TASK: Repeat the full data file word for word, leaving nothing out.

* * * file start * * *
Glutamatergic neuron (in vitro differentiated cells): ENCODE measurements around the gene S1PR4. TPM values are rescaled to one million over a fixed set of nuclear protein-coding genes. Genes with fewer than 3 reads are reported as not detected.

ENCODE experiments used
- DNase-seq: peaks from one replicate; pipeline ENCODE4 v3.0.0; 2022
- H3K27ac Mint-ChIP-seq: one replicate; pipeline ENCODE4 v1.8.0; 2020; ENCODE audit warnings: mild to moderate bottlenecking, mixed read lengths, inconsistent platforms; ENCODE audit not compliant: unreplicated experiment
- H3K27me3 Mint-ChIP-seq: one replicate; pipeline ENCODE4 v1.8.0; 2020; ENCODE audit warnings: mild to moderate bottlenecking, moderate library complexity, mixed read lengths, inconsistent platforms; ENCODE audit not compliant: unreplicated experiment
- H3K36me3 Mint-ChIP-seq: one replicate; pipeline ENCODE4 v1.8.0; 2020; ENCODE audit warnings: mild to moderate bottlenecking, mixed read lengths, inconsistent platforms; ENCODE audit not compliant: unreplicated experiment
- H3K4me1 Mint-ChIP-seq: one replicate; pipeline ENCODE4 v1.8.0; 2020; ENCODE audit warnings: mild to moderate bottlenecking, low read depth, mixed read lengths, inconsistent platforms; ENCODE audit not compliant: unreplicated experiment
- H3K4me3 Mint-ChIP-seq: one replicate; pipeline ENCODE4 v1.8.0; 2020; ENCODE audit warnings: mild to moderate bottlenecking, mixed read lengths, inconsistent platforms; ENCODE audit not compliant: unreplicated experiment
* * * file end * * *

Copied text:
Glutamatergic neuron (in vitro differentiated cells): ENCODE measurements around the gene S1PR4. TPM values are rescaled to one million over a fixed set of nuclear protein-coding genes. Genes with fewer than 3 reads are reported as not detected.

ENCODE experiments used
- DNase-seq: peaks from one replicate; pipeline ENCODE4 v3.0.0; 2022
- H3K27ac Mint-ChIP-seq: one replicate; pipeline ENCODE4 v1.8.0; 2020; ENCODE audit warnings: mild to moderate bottlenecking, mixed read lengths, inconsistent platforms; ENCODE audit not compliant: unreplicated experiment
- H3K27me3 Mint-ChIP-seq: one replicate; pipeline ENCODE4 v1.8.0; 2020; ENCODE audit warnings: mild to moderate bottlenecking, moderate library complexity, mixed read lengths, inconsistent platforms; ENCODE audit not compliant: unreplicated experiment
- H3K36me3 Mint-ChIP-seq: one replicate; pipeline ENCODE4 v1.8.0; 2020; ENCODE audit warnings: mild to moderate bottlenecking, mixed read lengths, inconsistent platforms; ENCODE audit not compliant: unreplicated experiment
- H3K4me1 Mint-ChIP-seq: one replicate; pipeline ENCODE4 v1.8.0; 2020; ENCODE audit warnings: mild to moderate bottlenecking, low read depth, mixed read lengths, inconsistent platforms; ENCODE audit not compliant: unreplicated experiment
- H3K4me3 Mint-ChIP-seq: one replicate; pipeline ENCODE4 v1.8.0; 2020; ENCODE audit warnings: mild to moderate bottlenecking, mixed read lengths, inconsistent platforms; ENCODE audit not compliant: unreplicated experiment